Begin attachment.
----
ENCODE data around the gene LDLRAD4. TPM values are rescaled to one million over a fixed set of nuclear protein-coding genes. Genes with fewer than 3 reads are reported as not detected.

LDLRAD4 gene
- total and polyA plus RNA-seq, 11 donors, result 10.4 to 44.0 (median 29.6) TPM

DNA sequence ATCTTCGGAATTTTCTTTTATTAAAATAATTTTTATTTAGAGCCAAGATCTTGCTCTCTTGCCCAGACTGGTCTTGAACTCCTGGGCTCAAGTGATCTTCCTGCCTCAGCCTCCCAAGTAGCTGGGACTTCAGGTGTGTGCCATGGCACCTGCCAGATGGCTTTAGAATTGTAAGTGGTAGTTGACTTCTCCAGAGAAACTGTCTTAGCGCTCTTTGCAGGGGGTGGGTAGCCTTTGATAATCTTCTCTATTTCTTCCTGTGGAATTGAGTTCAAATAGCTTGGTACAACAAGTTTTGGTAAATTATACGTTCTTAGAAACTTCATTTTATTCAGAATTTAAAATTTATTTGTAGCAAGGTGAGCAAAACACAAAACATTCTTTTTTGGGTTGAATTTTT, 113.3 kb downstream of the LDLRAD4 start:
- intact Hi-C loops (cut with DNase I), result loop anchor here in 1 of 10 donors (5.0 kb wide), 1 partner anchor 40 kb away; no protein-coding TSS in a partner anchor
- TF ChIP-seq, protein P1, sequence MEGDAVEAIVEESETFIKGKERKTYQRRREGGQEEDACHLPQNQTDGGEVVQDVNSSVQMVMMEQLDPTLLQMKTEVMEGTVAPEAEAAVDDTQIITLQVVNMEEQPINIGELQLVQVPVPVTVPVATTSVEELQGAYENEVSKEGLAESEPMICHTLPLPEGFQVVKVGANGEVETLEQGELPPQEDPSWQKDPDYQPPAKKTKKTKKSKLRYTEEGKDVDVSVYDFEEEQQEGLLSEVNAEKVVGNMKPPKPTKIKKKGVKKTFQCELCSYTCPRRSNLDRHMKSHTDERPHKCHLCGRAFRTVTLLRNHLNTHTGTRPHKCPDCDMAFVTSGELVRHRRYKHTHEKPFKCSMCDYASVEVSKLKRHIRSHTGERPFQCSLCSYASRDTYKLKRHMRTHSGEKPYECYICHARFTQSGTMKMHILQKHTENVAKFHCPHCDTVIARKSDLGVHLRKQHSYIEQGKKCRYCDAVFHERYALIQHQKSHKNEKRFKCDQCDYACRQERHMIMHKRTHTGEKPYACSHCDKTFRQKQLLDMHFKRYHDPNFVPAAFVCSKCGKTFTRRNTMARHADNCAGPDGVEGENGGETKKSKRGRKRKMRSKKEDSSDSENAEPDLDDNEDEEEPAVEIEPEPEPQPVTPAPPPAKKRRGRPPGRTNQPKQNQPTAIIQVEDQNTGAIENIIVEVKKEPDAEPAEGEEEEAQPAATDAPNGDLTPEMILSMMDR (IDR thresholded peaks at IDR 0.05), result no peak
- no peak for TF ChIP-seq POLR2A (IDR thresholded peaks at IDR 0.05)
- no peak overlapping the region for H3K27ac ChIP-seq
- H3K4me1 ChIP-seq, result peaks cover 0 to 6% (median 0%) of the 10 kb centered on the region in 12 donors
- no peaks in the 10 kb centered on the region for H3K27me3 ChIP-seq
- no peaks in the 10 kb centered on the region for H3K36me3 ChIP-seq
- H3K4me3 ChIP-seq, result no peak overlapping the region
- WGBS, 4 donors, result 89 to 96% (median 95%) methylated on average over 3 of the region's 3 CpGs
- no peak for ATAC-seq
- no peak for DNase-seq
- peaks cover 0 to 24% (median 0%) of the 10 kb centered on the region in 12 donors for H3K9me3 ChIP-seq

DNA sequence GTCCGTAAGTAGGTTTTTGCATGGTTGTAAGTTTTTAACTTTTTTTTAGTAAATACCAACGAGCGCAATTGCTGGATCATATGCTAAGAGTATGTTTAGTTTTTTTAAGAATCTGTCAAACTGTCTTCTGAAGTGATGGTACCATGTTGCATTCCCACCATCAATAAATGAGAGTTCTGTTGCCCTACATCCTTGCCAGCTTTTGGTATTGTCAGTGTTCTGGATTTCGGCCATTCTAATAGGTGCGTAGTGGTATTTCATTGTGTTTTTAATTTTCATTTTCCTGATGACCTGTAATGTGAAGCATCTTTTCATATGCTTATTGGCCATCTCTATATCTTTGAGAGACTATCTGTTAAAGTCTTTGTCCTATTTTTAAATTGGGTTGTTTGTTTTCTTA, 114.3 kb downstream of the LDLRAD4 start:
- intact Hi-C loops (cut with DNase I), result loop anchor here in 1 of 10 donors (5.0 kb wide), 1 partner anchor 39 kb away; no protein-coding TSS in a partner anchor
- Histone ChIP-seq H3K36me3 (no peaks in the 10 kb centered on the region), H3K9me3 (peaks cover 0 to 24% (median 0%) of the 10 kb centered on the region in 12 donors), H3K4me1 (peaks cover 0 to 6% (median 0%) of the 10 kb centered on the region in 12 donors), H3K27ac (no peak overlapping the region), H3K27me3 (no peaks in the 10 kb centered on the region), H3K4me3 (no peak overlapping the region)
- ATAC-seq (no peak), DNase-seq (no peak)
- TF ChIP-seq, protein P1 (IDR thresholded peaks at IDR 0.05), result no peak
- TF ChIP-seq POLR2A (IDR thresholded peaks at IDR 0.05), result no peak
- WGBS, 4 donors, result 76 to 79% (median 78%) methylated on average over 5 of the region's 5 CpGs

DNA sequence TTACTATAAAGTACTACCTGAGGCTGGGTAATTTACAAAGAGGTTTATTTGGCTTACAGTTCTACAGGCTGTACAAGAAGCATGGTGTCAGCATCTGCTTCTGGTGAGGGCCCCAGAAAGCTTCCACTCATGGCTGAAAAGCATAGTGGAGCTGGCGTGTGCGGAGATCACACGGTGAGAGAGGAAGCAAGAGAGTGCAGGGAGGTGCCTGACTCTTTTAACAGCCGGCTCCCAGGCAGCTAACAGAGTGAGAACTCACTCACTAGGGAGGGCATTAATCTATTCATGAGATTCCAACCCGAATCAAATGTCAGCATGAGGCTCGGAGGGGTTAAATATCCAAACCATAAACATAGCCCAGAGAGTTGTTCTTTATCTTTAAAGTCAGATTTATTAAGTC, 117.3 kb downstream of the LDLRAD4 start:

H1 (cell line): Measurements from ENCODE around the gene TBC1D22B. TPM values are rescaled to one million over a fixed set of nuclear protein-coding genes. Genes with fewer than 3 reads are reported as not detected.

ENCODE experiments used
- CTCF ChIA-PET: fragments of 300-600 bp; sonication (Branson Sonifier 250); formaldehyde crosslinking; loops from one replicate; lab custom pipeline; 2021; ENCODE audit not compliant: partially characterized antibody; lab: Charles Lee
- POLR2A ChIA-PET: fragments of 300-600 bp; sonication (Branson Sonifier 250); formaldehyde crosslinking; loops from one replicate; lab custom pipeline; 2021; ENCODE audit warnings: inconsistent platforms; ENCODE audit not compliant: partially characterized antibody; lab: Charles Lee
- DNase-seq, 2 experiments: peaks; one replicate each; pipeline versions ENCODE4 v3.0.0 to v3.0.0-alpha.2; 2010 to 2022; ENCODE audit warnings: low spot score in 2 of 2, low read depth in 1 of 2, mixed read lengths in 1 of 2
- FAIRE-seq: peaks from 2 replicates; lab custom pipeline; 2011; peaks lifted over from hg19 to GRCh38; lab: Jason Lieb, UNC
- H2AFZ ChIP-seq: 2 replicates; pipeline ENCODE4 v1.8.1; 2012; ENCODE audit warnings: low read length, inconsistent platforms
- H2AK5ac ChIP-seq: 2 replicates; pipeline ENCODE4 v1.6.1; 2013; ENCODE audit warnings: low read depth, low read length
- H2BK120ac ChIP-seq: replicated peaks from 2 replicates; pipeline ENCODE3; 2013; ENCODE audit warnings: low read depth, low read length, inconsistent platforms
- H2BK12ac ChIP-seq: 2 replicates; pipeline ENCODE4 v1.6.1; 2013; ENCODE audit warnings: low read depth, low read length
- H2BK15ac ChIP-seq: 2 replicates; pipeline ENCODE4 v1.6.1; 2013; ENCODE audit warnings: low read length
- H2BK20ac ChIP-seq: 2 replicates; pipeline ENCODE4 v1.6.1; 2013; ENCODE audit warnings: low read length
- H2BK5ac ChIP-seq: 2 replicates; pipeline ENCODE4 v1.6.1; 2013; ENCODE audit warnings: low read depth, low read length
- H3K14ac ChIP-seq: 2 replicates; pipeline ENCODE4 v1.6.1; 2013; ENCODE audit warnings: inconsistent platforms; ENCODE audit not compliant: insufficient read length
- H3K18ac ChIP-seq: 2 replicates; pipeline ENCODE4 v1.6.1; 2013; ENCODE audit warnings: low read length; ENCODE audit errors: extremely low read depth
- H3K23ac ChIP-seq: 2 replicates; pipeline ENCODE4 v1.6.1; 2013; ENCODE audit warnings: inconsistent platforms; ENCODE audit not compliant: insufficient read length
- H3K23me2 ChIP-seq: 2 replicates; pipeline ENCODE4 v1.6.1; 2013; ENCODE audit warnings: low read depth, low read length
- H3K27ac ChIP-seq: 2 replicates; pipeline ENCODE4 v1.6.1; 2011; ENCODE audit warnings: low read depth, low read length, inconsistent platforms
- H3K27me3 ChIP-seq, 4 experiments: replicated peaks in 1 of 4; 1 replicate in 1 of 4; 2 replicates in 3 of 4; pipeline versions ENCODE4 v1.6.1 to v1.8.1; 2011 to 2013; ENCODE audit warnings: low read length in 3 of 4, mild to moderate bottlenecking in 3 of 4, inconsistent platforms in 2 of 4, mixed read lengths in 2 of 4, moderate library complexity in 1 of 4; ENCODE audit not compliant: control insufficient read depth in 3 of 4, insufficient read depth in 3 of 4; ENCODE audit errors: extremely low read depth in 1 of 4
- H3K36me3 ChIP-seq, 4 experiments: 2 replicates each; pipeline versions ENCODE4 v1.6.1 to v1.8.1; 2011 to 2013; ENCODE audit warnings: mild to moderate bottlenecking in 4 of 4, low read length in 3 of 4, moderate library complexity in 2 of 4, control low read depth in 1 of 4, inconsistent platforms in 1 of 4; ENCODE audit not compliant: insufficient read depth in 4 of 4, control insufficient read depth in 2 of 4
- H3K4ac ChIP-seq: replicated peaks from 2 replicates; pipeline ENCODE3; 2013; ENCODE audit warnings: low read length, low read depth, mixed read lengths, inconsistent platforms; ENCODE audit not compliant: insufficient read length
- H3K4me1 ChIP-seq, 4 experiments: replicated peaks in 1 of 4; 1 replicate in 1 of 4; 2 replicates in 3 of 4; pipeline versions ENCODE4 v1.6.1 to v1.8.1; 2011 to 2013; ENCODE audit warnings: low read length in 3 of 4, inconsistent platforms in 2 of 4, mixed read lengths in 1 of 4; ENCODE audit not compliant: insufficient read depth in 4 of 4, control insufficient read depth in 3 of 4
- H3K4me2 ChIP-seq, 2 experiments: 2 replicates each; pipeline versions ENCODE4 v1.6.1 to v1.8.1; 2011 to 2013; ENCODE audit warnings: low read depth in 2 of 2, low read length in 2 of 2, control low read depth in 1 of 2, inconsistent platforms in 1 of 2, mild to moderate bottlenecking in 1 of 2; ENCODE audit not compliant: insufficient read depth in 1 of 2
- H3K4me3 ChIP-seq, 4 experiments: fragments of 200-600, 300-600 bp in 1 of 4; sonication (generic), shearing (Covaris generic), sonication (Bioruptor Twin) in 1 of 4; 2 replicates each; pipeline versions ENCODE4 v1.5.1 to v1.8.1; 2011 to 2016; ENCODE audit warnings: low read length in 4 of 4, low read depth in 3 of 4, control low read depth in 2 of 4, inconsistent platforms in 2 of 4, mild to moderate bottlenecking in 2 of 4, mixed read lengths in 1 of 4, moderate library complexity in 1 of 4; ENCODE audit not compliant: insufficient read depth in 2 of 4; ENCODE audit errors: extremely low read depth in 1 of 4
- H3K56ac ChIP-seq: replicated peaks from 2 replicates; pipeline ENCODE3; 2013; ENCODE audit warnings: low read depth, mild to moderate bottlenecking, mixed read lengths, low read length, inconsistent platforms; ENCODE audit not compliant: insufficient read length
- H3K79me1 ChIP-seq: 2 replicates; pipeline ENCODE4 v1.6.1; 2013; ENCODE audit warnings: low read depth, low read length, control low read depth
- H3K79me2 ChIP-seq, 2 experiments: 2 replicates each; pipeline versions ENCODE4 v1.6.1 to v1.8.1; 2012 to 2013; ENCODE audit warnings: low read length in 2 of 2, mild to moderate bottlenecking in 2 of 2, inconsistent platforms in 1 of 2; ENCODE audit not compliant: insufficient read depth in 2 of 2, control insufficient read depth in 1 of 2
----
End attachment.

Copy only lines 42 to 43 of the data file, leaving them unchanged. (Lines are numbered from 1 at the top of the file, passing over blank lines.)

- H3K27ac ChIP-seq: 2 replicates; pipeline ENCODE4 v1.6.1; 2011; ENCODE audit warnings: low read depth, low read length, inconsistent platforms
- H3K27me3 ChIP-seq, 4 experiments: replicated peaks in 1 of 4; 1 replicate in 1 of 4; 2 replicates in 3 of 4; pipeline versions ENCODE4 v1.6.1 to v1.8.1; 2011 to 2013; ENCODE audit warnings: low read length in 3 of 4, mild to moderate bottlenecking in 3 of 4, inconsistent platforms in 2 of 4, mixed read lengths in 2 of 4, moderate library complexity in 1 of 4; ENCODE audit not compliant: control insufficient read depth in 3 of 4, insufficient read depth in 3 of 4; ENCODE audit errors: extremely low read depth in 1 of 4